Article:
Choppers bomb rebel positions to pressure group to surrender PDF Print E-mail
Monday, 23 September 2013 11:31

PAF MG-520 attack helicopters bombed MNLF positions yesterday afternoon in a bid to pressure the remaining Misuari loyalists to release some 20 hostages and surrender peacefully as the Zamboanga City crisis entered its 14th day.

Armed Forces Spokesman Lt. Col. Ramon Zagala said the remaining rebels numbering some 40 are in control of a very small area in Sta. Barbara, Sta. Catalina and  Rio Hondo that is surrounded by security forces.

Zagala told newsmen that the military is sure the remaining rebels are led by Habier Malik.

Another new approach used by the government to let the MNLF gunmen surrender was through flyers that were rained in the conflict areas

Lt. Col. Ramon Zagala on Saturday said that government security forces have killed five more MNLF gunmen.

“There were five more of the enemy killed. This brings to 102 the number of enemies killed,” he added.”We’re doing house to house search operations and their area of operation has become smaller,” he said.

Zagala said the entire AFP remains committed to “press on the fight and finish the crisis at the soonest possible time” so that peace can return to Zamboanga City.

The government in past days had since retaken most of the MNLF-controlled areas.

He said that soldiers are engaged in close-quarter fighting with remnants of Misuari’s followers.

Meanwhile, the Department of Education (DepEd) is preparing for the opening of classes in Zamboanga City as soon as the Crisis Management Committee declared it safe.

Education Sec. Armin Luistro said in a statement on Saturday that they are prepping division personnel, principals and teachers in Zamboanga and will assess schools and students before resuming classes.

“Based on our assessment 80% of public schools can resume classes,” he added.

The department added that 13 out of 205 public schools are used as evacuation centers.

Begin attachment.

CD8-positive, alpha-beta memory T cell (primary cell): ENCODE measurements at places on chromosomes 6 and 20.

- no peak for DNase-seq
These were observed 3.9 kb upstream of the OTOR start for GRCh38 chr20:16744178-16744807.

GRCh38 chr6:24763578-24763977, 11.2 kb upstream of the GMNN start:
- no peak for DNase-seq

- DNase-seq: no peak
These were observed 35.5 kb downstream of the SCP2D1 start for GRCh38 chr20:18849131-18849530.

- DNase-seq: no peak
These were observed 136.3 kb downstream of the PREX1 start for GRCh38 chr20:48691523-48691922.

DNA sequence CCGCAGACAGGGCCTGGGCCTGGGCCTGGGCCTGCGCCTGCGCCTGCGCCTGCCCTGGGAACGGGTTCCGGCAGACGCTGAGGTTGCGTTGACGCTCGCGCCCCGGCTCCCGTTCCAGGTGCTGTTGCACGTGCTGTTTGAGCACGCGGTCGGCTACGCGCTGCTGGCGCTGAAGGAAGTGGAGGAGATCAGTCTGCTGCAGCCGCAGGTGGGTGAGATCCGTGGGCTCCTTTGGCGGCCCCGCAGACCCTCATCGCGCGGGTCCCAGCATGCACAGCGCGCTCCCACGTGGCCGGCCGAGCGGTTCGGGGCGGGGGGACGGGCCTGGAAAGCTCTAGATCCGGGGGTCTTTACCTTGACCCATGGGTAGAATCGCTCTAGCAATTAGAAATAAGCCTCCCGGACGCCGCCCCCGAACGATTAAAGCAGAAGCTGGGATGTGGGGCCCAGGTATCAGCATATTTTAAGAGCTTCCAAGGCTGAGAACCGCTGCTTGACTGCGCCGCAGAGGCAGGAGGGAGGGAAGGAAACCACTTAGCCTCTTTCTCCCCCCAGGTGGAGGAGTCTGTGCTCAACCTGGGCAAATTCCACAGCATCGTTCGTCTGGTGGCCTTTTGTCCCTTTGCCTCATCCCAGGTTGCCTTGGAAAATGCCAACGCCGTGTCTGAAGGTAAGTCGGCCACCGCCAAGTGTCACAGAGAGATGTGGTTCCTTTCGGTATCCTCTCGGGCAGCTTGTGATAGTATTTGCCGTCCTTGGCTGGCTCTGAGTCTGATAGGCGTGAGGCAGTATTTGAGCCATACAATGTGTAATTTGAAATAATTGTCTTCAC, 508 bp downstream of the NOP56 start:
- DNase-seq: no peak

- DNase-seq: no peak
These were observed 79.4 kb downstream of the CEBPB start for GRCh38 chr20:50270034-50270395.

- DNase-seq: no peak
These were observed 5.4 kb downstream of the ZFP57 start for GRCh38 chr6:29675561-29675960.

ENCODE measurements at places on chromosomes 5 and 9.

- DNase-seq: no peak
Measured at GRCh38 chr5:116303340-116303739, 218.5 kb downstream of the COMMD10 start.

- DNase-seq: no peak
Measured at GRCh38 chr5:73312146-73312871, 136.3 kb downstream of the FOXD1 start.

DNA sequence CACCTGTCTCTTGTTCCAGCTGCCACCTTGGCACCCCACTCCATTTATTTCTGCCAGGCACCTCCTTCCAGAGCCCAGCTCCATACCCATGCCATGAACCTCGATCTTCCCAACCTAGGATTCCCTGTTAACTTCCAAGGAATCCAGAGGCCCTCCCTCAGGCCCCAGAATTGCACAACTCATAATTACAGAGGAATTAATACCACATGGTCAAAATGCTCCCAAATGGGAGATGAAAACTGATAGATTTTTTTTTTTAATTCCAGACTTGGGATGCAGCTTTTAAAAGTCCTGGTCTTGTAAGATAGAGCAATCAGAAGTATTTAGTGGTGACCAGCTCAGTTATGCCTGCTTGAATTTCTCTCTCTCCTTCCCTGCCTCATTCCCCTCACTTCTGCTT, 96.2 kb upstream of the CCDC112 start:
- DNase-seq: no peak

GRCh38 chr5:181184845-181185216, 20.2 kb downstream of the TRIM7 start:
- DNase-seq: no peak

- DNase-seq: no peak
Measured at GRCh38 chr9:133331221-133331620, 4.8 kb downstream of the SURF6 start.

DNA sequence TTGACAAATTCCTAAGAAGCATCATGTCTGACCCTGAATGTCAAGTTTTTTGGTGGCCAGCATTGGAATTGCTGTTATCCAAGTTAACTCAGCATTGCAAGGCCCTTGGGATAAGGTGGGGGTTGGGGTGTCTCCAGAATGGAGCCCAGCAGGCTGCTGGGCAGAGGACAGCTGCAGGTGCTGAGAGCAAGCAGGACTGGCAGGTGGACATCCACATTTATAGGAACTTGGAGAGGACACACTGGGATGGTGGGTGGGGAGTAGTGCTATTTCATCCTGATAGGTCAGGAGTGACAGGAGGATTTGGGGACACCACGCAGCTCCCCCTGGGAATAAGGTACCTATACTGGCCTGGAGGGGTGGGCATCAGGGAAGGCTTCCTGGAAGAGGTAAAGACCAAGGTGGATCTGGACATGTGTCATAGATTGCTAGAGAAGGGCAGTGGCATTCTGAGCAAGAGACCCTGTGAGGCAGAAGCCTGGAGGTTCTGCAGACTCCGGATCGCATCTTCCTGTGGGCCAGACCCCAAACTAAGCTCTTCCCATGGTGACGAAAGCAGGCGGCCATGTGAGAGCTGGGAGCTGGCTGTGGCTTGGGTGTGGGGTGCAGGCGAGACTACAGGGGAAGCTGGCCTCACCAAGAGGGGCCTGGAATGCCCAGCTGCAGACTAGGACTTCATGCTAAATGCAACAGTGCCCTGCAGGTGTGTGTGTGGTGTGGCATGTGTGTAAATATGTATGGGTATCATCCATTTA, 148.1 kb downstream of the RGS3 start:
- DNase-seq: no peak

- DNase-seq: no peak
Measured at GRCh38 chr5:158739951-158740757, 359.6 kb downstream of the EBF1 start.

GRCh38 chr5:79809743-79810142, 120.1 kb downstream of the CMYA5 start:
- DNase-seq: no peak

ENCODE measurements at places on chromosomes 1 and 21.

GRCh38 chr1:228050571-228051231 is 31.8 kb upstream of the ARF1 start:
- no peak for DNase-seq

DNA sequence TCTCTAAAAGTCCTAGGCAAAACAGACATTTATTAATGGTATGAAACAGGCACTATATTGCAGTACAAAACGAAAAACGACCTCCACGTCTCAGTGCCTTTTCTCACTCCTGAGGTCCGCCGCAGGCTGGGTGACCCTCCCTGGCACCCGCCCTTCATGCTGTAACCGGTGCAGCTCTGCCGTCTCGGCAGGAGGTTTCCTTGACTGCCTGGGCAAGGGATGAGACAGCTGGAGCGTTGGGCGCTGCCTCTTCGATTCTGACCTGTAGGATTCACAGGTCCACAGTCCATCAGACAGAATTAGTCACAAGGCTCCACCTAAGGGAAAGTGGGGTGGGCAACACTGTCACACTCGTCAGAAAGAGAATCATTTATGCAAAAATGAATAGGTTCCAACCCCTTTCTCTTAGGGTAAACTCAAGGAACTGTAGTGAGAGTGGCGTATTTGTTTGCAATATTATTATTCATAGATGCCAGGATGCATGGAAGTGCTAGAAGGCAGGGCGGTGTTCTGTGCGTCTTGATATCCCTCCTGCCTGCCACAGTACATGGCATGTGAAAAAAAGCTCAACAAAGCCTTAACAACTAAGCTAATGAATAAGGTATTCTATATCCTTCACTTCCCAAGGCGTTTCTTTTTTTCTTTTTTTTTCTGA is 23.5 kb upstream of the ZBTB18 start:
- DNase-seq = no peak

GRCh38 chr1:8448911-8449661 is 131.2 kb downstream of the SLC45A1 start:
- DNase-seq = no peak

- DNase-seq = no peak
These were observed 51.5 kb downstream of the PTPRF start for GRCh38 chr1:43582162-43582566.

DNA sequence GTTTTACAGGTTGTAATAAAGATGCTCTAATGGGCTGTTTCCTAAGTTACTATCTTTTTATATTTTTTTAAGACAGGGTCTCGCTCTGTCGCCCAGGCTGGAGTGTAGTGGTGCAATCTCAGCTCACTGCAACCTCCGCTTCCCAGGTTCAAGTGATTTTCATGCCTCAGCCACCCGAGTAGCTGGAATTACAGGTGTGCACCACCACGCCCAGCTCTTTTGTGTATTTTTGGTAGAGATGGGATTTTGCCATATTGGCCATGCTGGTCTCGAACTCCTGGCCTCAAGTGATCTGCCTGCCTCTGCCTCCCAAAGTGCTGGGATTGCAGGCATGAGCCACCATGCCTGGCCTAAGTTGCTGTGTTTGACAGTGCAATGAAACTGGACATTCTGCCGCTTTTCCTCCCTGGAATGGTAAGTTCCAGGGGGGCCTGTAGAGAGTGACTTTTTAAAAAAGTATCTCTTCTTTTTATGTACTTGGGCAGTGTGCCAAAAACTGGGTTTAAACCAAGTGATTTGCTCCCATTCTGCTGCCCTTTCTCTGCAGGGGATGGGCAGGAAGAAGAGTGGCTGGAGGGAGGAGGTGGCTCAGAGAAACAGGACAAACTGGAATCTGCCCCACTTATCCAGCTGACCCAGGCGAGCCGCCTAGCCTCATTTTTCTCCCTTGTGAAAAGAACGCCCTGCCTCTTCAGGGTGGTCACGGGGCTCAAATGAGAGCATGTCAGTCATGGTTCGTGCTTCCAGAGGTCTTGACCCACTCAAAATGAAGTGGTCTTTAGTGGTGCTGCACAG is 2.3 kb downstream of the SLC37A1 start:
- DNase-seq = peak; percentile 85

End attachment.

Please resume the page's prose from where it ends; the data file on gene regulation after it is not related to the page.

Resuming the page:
“According to DepEd division officials, 167 schools can already resume classes next week as long as they are given 24 hours’ notice by the Crisis Management Committee,” it added.

Luistro said that students and teachers need psychosocial intervention and debriefing.

He stressed that on the first day of school, teachers need to conduct a headcount of their students, as well as assess if they needed intervention,

“The following days should also be devoted to planning by the principals to organize make-up classes. There will be no regular lessons yet,” he added.

Rizalino Rivera, DepEd Undersecretary for Regional Operations, said that the organization is ready to resume with a day’s notice.

“We have 253 personnel trained on psychosocial intervention. Just last month, however, 53 of them were directly affected so we need to debrief them first. We’ll also tap volunteers from other regions to assist,” he explained.

He said the department will have temporary learning spaces in non-school evacuation centers.

He added there are about 12,000 affected students in Zamboanga who will have to undergo Alternative Delivery Modes (ADM), a non-traditional means of learning, for the next three months.

In another development, City Hall announced yesterday that curfew hours are still in effect from 8 p.m. to 5 a.m..

The City Hall advisory said that classes in private and public schools outside the “areas of concern”  will resume on Sept. 25. But school officials will report Sept. 23-24 for organizational meeting in preparation for class resumption.

Barangay tanods and other force multipliers are urged to take active role in securing the community particularly the schools.

For City Hall workers, only those providing frontline services are required to report today, Monday/